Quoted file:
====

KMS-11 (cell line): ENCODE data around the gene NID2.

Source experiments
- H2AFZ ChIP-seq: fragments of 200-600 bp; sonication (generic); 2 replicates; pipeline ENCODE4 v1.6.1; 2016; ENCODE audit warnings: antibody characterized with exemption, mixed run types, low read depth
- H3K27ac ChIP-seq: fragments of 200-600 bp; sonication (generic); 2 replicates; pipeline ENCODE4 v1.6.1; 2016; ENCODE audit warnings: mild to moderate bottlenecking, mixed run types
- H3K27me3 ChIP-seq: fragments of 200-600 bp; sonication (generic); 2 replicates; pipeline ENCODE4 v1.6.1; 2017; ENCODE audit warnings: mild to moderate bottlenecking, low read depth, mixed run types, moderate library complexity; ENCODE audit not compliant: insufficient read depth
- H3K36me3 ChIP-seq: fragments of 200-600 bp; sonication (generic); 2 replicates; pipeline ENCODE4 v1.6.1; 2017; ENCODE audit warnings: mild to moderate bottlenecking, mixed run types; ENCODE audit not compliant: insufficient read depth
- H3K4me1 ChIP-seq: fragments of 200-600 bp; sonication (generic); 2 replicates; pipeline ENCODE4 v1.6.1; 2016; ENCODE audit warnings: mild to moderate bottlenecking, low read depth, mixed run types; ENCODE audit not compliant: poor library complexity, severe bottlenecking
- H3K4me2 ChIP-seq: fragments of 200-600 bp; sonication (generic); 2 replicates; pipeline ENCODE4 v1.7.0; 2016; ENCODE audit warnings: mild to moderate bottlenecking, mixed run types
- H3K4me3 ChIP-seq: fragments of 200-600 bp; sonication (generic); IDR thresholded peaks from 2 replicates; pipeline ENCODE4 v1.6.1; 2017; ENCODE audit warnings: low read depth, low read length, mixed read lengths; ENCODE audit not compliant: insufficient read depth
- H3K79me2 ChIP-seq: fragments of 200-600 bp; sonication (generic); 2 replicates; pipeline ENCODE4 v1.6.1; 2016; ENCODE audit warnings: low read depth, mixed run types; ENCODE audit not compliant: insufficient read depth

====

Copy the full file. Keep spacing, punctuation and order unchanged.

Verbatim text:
KMS-11 (cell line): ENCODE data around the gene NID2.

Source experiments
- H2AFZ ChIP-seq: fragments of 200-600 bp; sonication (generic); 2 replicates; pipeline ENCODE4 v1.6.1; 2016; ENCODE audit warnings: antibody characterized with exemption, mixed run types, low read depth
- H3K27ac ChIP-seq: fragments of 200-600 bp; sonication (generic); 2 replicates; pipeline ENCODE4 v1.6.1; 2016; ENCODE audit warnings: mild to moderate bottlenecking, mixed run types
- H3K27me3 ChIP-seq: fragments of 200-600 bp; sonication (generic); 2 replicates; pipeline ENCODE4 v1.6.1; 2017; ENCODE audit warnings: mild to moderate bottlenecking, low read depth, mixed run types, moderate library complexity; ENCODE audit not compliant: insufficient read depth
- H3K36me3 ChIP-seq: fragments of 200-600 bp; sonication (generic); 2 replicates; pipeline ENCODE4 v1.6.1; 2017; ENCODE audit warnings: mild to moderate bottlenecking, mixed run types; ENCODE audit not compliant: insufficient read depth
- H3K4me1 ChIP-seq: fragments of 200-600 bp; sonication (generic); 2 replicates; pipeline ENCODE4 v1.6.1; 2016; ENCODE audit warnings: mild to moderate bottlenecking, low read depth, mixed run types; ENCODE audit not compliant: poor library complexity, severe bottlenecking
- H3K4me2 ChIP-seq: fragments of 200-600 bp; sonication (generic); 2 replicates; pipeline ENCODE4 v1.7.0; 2016; ENCODE audit warnings: mild to moderate bottlenecking, mixed run types
- H3K4me3 ChIP-seq: fragments of 200-600 bp; sonication (generic); IDR thresholded peaks from 2 replicates; pipeline ENCODE4 v1.6.1; 2017; ENCODE audit warnings: low read depth, low read length, mixed read lengths; ENCODE audit not compliant: insufficient read depth
- H3K79me2 ChIP-seq: fragments of 200-600 bp; sonication (generic); 2 replicates; pipeline ENCODE4 v1.6.1; 2016; ENCODE audit warnings: low read depth, mixed run types; ENCODE audit not compliant: insufficient read depth